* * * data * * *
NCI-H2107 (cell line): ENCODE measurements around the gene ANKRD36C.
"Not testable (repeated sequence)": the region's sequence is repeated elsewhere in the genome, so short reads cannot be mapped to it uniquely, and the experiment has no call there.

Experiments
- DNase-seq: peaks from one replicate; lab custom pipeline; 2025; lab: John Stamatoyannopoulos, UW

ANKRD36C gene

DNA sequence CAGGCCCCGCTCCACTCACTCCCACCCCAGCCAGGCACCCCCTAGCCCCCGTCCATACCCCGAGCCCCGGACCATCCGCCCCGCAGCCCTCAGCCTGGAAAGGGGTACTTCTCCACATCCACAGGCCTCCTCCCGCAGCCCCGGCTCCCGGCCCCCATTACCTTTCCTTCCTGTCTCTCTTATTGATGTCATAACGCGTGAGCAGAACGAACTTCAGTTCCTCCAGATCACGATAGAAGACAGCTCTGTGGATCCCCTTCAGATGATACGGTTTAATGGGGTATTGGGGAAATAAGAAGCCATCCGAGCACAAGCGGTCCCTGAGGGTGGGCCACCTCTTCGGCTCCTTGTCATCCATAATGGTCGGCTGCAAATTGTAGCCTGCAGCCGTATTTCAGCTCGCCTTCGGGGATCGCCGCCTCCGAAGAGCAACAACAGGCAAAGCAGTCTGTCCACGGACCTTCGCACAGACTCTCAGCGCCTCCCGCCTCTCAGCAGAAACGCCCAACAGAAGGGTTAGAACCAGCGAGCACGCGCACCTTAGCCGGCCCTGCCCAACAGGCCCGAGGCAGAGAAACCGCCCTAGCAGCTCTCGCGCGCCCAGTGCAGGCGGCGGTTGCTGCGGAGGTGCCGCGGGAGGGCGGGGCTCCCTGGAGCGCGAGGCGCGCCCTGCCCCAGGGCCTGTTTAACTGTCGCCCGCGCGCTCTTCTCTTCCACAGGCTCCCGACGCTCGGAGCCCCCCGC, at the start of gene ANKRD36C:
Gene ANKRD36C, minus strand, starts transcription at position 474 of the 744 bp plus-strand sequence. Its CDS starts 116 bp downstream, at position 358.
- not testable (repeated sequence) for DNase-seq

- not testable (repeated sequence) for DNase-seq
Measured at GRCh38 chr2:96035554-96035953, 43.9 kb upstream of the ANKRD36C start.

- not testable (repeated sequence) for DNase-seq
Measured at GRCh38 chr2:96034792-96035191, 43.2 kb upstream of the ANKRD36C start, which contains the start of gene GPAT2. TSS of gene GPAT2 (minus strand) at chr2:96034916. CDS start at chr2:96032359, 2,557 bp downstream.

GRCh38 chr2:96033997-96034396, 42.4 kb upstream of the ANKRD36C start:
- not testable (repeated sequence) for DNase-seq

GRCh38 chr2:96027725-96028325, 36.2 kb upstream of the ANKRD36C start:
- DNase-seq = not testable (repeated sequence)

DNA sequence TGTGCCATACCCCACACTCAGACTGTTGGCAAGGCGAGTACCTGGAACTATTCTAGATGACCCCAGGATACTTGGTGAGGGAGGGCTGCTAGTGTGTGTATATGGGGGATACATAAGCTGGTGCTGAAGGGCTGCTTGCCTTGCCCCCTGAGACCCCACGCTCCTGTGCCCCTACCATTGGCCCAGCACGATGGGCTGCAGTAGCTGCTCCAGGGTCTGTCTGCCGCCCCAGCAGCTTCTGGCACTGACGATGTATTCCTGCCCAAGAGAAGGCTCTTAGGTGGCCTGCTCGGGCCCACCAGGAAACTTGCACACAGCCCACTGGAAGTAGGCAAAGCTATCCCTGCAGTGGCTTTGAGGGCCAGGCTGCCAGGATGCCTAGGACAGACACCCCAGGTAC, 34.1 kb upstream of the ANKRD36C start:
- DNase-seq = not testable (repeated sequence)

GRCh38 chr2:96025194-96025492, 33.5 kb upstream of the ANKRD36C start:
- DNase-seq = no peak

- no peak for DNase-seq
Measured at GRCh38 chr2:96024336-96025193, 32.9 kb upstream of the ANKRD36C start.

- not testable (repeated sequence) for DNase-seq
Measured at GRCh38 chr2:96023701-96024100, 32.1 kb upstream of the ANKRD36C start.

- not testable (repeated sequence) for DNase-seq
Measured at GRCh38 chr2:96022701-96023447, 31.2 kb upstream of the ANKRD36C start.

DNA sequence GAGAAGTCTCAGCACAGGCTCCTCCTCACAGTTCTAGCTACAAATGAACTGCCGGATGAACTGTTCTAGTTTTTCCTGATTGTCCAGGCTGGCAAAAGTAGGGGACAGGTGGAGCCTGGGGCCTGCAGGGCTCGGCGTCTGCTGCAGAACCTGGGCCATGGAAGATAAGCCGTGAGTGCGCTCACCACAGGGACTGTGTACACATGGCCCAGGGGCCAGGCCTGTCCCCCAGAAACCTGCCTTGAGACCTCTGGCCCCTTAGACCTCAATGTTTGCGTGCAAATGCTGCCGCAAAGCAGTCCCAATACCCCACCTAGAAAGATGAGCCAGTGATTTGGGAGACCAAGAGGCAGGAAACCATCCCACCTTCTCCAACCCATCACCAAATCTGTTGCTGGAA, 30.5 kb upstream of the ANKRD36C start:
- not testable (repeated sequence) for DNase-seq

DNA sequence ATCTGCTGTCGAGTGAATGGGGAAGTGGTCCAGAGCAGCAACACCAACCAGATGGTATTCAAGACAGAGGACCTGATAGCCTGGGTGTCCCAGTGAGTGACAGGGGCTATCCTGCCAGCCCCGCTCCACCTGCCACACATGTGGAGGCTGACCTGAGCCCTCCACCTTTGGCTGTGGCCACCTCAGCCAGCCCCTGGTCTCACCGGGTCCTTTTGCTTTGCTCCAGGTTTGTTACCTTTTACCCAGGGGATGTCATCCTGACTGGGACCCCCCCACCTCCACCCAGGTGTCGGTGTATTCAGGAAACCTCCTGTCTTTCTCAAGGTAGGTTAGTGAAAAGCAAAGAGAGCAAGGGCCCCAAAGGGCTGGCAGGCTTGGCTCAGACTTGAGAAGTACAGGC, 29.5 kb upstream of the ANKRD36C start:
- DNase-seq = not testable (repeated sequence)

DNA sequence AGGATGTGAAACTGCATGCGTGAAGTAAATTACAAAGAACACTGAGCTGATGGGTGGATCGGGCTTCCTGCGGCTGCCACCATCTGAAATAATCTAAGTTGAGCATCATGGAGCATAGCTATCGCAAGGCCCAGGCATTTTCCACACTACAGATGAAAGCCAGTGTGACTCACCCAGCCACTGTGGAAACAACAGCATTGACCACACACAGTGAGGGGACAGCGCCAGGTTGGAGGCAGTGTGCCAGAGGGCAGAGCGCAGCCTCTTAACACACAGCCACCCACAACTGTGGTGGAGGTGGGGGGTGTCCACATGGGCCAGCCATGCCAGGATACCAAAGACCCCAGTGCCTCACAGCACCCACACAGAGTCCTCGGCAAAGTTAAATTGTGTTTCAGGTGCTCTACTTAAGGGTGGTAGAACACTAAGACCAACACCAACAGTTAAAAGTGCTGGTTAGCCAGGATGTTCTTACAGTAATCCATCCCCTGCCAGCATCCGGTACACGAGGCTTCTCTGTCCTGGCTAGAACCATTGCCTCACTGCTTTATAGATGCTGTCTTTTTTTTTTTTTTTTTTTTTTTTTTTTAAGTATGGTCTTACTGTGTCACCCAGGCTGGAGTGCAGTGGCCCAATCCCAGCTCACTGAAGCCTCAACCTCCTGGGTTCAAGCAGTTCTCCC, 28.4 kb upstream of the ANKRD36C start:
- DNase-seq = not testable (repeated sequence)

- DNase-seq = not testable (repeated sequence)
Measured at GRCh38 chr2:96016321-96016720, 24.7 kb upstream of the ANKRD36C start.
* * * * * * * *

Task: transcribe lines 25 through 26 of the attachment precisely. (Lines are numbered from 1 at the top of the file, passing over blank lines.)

- not testable (repeated sequence) for DNase-seq
Measured at GRCh38 chr2:96022701-96023447, 31.2 kb upstream of the ANKRD36C start.